Racial disparities in access to medicines increase after implementation of prescription surveillanceBOSTON--Health policies designed to curb inappropriate medication prescribing can have the unintended effect of increasing racial disparities in access to appropriate care, reports a study by the Department of Ambulatory Care and Prevention (of Harvard Medical School and Harvard Pilgrim Health Care). The research, led by Dennis Ross-Degnan, ScD, associate professor in the Department of Ambulatory Care and Prevention, and Sallie-Anne Pearson, PhD, of the University of New South Wales, is reported in the March 13 Archives of Internal Medicine.
"This is the first well-controlled study to show that health policies designed to reduce drug costs and abuse can increase racial disparities in access to effective care for those with chronic illnesses, like schizophrenia," said Pearson.
The authors examined the effects of a prescription-monitoring program on access to benzodiazepines among nearly 125,000 Medicaid enrollees living in neighborhoods of different racial composition. Benzodiazepines are widely prescribed and effective treatments when used appropriately for anxiety, panic, sleep, and seizure disorders. They are also adjunct therapies for people with chronic mental illness, such as bipolar disorder and schizophrenia. However, there is controversy about their risk of dependency and abuse.
The New York program that monitors use of benzodiazepines reduced problematic use and almost completely eliminated benzodiazepine abuse including pharmacy hopping, in the cohort of Medicaid patients followed. Yet larger groups of vulnerable patients also showed reduced access to appropriate use of benzodiazepines as a result of the monitoring program. Blacks had a lower baseline rate of benzodiazepine use as compared to whites and Hispanics, but also had the greatest reduction in use as a result of the monitoring policy.
"These findings suggest that well-intentioned health policies can exacerbate racial disparities," Ross-Degnan said.
Across all practice and pharmacy locations, black enrollees in Medicaid were consistently the most likely, and white enrollees the least likely, to experience reductions in access to benzodiazepines. The authors report that racial disparities in benzodiazepine use after introduction of the monitoring program were maintained six years later and are likely to be a problem in other states that use this regulatory approach. While decreasing abuse of the medications is desirable, these findings indicate that decreasing appropriate prescribing and access to benzodiazepines can have a negative affect on already vulnerable populations.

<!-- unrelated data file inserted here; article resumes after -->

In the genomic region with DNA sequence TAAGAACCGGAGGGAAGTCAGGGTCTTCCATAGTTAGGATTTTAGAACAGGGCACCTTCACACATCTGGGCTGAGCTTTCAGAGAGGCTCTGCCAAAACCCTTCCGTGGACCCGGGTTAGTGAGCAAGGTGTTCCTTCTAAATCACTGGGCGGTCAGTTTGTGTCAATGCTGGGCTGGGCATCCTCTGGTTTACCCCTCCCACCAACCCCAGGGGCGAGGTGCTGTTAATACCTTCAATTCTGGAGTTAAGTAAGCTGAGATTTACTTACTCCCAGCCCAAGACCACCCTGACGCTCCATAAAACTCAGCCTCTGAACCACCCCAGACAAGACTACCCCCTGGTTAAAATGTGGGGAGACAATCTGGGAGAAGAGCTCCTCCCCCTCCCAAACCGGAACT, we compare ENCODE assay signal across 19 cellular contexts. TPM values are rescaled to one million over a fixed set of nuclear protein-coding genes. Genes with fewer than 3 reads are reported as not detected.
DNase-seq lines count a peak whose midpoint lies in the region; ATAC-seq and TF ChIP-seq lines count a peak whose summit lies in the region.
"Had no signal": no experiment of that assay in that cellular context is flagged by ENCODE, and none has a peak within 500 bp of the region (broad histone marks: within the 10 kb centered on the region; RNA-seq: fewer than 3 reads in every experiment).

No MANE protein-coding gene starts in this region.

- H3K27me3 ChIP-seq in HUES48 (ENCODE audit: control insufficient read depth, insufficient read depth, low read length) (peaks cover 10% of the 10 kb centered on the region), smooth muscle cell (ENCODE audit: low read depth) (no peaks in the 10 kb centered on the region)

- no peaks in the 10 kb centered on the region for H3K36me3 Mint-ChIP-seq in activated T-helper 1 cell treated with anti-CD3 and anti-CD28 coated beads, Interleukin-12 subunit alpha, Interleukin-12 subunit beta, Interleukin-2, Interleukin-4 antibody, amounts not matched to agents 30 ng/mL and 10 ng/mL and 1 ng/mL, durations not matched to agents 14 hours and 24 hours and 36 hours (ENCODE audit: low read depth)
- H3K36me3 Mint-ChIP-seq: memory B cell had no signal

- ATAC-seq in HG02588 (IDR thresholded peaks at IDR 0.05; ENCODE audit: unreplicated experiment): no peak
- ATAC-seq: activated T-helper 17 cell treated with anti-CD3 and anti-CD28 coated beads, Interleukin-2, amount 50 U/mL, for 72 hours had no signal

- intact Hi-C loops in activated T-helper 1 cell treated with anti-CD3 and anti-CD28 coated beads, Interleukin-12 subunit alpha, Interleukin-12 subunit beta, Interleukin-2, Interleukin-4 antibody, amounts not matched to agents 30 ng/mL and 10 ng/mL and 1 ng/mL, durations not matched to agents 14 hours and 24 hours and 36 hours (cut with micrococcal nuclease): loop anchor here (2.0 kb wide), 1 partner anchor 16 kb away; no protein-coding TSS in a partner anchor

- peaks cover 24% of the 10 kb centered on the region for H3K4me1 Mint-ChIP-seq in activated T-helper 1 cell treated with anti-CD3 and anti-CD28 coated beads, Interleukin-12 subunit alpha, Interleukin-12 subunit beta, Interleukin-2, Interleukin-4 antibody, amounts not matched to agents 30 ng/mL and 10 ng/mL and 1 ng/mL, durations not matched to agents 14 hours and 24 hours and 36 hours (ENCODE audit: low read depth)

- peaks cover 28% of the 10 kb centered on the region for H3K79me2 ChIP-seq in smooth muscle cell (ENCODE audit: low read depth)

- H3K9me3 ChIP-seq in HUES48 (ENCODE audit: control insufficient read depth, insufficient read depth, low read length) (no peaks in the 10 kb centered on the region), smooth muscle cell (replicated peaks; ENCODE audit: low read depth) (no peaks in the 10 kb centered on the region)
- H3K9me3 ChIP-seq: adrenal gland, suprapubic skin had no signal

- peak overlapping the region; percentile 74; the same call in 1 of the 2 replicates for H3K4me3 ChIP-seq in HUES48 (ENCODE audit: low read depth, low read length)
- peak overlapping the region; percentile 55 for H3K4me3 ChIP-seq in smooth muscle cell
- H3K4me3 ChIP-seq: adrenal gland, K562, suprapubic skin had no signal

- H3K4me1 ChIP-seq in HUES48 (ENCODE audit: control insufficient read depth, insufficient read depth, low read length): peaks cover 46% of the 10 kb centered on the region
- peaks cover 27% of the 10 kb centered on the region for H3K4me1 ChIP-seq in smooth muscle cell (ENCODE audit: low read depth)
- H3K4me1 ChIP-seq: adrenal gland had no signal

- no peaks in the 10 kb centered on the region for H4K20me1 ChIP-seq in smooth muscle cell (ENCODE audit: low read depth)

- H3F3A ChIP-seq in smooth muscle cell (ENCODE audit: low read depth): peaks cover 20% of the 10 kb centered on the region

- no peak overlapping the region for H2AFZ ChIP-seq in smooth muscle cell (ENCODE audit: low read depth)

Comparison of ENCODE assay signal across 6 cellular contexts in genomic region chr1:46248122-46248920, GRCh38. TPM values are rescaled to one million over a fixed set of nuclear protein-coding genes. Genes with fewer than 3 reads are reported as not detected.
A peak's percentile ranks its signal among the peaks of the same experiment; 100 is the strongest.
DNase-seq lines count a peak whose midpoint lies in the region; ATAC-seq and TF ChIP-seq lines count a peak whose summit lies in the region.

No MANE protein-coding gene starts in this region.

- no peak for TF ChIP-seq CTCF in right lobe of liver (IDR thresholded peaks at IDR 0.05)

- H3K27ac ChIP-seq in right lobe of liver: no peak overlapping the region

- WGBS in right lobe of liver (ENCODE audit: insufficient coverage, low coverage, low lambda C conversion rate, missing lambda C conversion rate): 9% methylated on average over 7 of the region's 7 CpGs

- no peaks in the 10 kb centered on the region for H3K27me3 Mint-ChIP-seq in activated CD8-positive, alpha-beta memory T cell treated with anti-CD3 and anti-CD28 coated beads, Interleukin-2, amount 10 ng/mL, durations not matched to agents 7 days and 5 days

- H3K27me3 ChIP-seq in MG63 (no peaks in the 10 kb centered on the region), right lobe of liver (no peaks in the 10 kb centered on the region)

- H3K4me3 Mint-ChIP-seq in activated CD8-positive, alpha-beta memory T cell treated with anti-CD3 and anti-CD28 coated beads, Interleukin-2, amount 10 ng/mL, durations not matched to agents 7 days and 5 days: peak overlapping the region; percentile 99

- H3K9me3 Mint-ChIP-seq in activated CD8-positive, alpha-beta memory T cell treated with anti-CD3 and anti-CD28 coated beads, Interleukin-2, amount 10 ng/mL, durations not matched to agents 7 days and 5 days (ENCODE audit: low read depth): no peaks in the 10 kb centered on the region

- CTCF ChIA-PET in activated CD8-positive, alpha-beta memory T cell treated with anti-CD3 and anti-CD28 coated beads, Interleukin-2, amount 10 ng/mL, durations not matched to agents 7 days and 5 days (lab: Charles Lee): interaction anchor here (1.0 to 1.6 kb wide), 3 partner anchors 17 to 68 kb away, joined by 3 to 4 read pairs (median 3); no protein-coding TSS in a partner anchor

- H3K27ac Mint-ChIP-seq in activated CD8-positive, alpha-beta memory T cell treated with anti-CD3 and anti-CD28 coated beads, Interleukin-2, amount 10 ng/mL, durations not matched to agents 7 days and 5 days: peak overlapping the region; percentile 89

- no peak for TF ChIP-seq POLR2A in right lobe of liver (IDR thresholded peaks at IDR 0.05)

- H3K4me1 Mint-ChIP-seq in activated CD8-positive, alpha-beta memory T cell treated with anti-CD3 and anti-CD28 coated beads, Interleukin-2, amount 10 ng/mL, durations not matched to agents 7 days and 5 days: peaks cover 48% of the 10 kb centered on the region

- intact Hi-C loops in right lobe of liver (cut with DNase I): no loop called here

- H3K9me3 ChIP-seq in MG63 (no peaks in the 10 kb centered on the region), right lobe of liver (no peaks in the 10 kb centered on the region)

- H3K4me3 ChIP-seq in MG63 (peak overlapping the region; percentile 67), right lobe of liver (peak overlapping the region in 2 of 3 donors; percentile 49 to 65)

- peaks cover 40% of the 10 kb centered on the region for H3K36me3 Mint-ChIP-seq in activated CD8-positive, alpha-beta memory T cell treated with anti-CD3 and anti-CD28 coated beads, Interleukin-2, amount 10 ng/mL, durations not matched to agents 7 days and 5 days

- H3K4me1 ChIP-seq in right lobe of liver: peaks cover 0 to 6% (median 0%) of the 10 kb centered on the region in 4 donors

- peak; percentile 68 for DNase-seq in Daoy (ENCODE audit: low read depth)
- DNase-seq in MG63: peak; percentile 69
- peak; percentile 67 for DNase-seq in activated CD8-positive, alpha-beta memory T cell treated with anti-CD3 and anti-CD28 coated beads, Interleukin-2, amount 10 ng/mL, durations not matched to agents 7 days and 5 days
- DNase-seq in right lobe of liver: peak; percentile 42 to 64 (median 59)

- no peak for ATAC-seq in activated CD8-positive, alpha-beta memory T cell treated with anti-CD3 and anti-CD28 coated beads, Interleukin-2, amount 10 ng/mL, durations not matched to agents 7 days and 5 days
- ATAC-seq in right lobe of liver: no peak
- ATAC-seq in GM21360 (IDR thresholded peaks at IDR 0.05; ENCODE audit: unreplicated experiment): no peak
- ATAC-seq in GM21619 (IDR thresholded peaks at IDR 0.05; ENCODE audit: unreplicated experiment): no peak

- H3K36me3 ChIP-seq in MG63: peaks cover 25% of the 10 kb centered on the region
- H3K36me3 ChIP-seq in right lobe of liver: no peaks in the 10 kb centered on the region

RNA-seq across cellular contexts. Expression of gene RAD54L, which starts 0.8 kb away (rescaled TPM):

"The specific ways in which the policy causes these disparities remain unknown, but may include racial differentiation in treatment by medical providers and pharmacies reacting to incorrect beliefs about racial differences in abuse," Ross-Degnan said. "To eliminate disparities, we need a combination of social change, redesign of systems of care, and careful examination of policy impacts."
This work was funded by the National Institute on Drug Abuse (of the National Institutes of Health), the Harvard Medical School Fellowship Program in Pharmaceutical Policy, and the Harvard Pilgrim Health Care Foundation.
FOR MORE INFORMATION, PLEASE CONTACT: Cynthia Mesh or Leah Gourley, 617-432-0442, [email protected]
HARVARD PILGRIM HEALTH CARE
Harvard Pilgrim Health Care is a not-for-profit health care plan operating in Massachusetts, New Hampshire, and Maine with a network of more than 22,000 doctors, 135 hospitals, and more than 925,000 members. Harvard Pilgrim was the first New England health plan to establish a non-profit foundation with the sole purpose of serving the community at large. The efforts of the foundation reflect Harvard Pilgrim's mission, which is to improve the health of its members and the health of society. The Department of Ambulatory Care and Prevention is a unique partnership between HPHC and HMS, the nation's only medical school department jointly sponsored by a health plan.
HARVARD MEDICAL SCHOOL
Harvard Medical School has more than 7,000 full-time faculty working in eight academic departments based at the School's Boston quadrangle or in one of 47 academic departments at 18 Harvard teaching hospitals and research institutes. Those Harvard hospitals and research institutions include Beth Israel Deaconess Medical Center, Brigham and Women's Hospital, Cambridge Health Alliance, the CBR Institute for Biomedical Research, Children's Hospital Boston, Dana-Farber Cancer Institute, Forsyth Institute, Harvard Pilgrim Health Care, Joslin Diabetes Center, Judge Baker Children's Center, Massachusetts Eye and Ear Infirmary, Massachusetts General Hospital, Massachusetts Mental Health Center, McLean Hospital, Mount Auburn Hospital, Schepens Eye Research Institute, Spaulding Rehabilitation Hospital, and VA Boston Healthcare System.
Last reviewed: By John M. Grohol, Psy.D. on 30 Apr 2016
Published on PsychCentral.com. All rights reserved.